Mumbai / New Delhi: Acting in concert, the finance ministry, the Reserve Bank of India (RBI) and the Securities and Exchange Board of India (Sebi) unveiled a string of measures on Wednesday to increase liquidity in the system and boost investor confidence.
Bankers, however, say that even these may not be enough to ease the liquidity crunch in the system and boost investor confidence.
The measures announced included a 100 basis points reduction by RBI in the cash reserve ratio (CRR) that determines the cash balance banks need to keep with the central bank, with retrospective effect from Saturday, 11 October. With this, RBI has cut CRR by an unprecedented 250 basis points to 6.5% in one shot, freeing up Rs1 trillion. One basis point is one-hundredth of a percentage point.
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The banking regulator also announced additional liquidity support for mutual funds (MFs) by allowing banks to keep 23.5% of their deposits in government bonds. Although RBI dubbed it as a “purely temporary measure”, the move amounts to a cut in banks’ statutory liquidity ratio (SLR).
Under Indian banking laws, banks are currently required to invest 25% of their deposits in government bonds in the form of SLR. They use the excess investment in such bonds as collateral to get funds from RBI. This means that if a bank does not have excess SLR investments, it cannot avail RBI funds. On 16 September, RBI had brought down the requirement to 24% and on Wednesday, 23.5%. Banks will use the headroom to borrow money from RBI for MFs that are facing redemption pressure. On Tuesday, RBI opened a Rs20,000 crore liquidity window for MFs.
In New Delhi, finance minister P. Chidambaram announced a doubling in the investment ceiling for foreign institutional investors (FIIs) in corporate debt to $6 billion (Rs29,040 crore); recapitalization of banks that have less than 12% capital adequacy ratio; and fast-track reimbursement to public sector banks for the Rs66,500 crore of farm loans they waived earlier this year.
All these measures were announced after market hours.
Earlier, India’s bellwether stock index, the Sensex, slumped about 5.9%, or 674 points, to 10,809 after a two-day relief rally. Most Asian markets closed in the red and European markets fell in early trade. US markets opened weak too and the Dow Jones Industrial Average was trading around 400 points down at 9pm India time.
Steps taken by European and Asian governments— ranging from bailout packages to credit guarantee for banks— did help over the past two days in easing inter-bank lending rates and soothing panic-stricken investors, but by Wednesday, market participants in India started feeling RBI’s Rs60,000 crore cash release through a CRR cut and a Rs20,000 special window for MFs were not enough.
Meanwhile, capital market regulator Sebi moved to clamp down on a parallel offshore market for short-selling Indian securities by foreign investors, who lend and borrow stocks through available stock inventory of participatory notes and may be contributing to the fall in markets. A Sebi release said sales in the Indian market by FIIs and their sub-accounts are also possibly on account of the securities being lent by them or sub-accounts abroad.
“To lend more transparency to the market, it has been decided that the position of the securities lent by these entities abroad shall be disseminated on a consolidated basis twice a week, i.e. on Tuesday and Friday of every week,” Sebi said.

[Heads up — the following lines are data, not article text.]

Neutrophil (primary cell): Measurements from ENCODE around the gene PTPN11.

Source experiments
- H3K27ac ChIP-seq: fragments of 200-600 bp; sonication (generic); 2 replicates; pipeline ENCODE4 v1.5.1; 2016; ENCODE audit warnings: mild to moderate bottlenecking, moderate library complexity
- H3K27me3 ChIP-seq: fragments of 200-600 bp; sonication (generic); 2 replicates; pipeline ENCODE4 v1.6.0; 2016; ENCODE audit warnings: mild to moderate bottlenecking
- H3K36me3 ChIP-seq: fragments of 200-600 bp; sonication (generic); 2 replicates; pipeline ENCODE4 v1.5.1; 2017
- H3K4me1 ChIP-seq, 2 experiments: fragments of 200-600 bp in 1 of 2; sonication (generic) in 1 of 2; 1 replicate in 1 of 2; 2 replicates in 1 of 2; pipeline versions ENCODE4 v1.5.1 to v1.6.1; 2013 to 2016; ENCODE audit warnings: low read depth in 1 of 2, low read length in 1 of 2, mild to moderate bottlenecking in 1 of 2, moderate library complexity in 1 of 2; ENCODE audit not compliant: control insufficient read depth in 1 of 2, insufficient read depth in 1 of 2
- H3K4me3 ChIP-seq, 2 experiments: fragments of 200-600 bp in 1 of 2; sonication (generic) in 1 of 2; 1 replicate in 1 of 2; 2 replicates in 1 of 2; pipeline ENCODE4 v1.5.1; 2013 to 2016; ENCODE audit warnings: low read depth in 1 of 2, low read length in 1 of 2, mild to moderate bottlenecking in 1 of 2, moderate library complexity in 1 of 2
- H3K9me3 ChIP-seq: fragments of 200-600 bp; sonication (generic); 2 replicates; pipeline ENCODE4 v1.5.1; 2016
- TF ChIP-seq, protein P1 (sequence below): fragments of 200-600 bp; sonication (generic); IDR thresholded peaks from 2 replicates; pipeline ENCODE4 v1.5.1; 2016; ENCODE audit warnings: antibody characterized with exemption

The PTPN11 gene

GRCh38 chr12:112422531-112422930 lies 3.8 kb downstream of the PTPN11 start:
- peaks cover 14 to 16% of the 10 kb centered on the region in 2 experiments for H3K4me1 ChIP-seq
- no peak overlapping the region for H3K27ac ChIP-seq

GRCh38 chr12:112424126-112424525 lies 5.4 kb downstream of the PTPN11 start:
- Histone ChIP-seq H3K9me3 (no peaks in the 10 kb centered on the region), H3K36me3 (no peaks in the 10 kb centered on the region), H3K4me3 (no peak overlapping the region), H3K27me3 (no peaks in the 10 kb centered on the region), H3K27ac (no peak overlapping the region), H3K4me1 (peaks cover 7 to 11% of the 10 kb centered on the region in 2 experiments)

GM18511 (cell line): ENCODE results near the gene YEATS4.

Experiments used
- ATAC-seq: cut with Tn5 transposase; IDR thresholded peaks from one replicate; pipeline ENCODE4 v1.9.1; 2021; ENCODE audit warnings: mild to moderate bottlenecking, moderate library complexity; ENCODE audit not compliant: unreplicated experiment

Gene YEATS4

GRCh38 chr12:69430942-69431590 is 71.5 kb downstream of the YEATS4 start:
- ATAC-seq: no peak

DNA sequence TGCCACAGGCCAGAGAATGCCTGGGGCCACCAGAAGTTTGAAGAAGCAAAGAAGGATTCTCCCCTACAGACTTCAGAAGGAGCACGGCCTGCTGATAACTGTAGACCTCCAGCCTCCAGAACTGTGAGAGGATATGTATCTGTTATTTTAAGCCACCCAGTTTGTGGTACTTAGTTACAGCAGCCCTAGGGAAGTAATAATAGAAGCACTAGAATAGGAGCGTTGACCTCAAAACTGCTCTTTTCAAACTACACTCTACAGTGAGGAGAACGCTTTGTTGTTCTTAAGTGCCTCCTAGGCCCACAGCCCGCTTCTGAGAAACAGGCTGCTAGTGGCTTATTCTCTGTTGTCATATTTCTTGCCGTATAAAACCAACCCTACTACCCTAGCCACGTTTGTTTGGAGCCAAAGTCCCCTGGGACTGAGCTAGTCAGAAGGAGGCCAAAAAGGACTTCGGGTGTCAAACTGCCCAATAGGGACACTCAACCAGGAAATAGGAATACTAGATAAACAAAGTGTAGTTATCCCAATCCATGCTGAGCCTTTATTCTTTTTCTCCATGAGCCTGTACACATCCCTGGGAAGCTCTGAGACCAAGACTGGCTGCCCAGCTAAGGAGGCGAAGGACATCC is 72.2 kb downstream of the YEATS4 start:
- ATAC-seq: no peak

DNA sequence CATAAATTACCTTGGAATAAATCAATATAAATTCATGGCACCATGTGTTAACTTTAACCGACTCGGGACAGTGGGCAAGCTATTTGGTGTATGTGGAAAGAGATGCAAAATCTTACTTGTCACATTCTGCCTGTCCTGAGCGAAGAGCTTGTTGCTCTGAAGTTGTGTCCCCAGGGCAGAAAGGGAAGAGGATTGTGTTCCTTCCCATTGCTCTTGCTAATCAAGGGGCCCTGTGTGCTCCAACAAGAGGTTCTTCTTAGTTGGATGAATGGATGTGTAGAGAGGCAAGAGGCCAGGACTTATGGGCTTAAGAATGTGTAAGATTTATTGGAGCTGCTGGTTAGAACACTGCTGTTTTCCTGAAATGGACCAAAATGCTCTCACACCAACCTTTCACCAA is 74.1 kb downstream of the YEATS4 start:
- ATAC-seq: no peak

According to a senior Sebi official, who did not want to be named, the regulator is collecting the details of such activities and FIIs are expected to furnish data even if they are doing such business overseas, beyond Sebi’s jurisdiction.
Sebi also raised the margin requirement for exchange-traded equity derivatives. “With a view to ensure market safety and safeguard the interest of investors, it has now been decided that the exposure margin shall be higher of 10%, or 1.5 times the standard deviation,” Sebi said.
“This will restrict speculative tendencies of the market and will create a regulatory activity on traders and speculators to open big positions,” Jagannadham Thunuguntla, equity head of Nexgen Capital said. Currently, the limit for the margin requirement in derivative products is 5%.
Chidambaram said the government would be sending an advisory to banks to restart their credit operations, which had been suspended after the global meltdown. He also said that at the request of government, RBI has agreed to provide Rs25,000 crore to the lending institutions immediately to reimburse part of the money they waived for farm loans.
The government is also setting up a mechanism that will enable Indian banks to raise their capital adequacy ratio, or the ratio of a bank’s capital to its risk-weighted assets, a key indicator to financial strength, to 12%. “The details of the capitalization scheme are being worked out,” the finance minister said.
Apart from releasing cash through the CRR cut, RBI also raised interest on several categories of foreign deposits, including those by RIs (non-resident Indian; by 50 basis points), and so-called FCNR(B) ones (by 25 basis points) to attract foreign money even as the FII inflow is drying up.
After pumping in $17.36 billion into the Indian equity markets last year, FIIs have pulled out some $11 billion so far this year.
In yet another move to raise banks’ ability to borrow overseas, RBI allowed Indian banks to borrow funds from their overseas branches, up to 50% of their equity or $10 million, whichever is higher, against the existing limit of 25%.
PTI contributed to this story.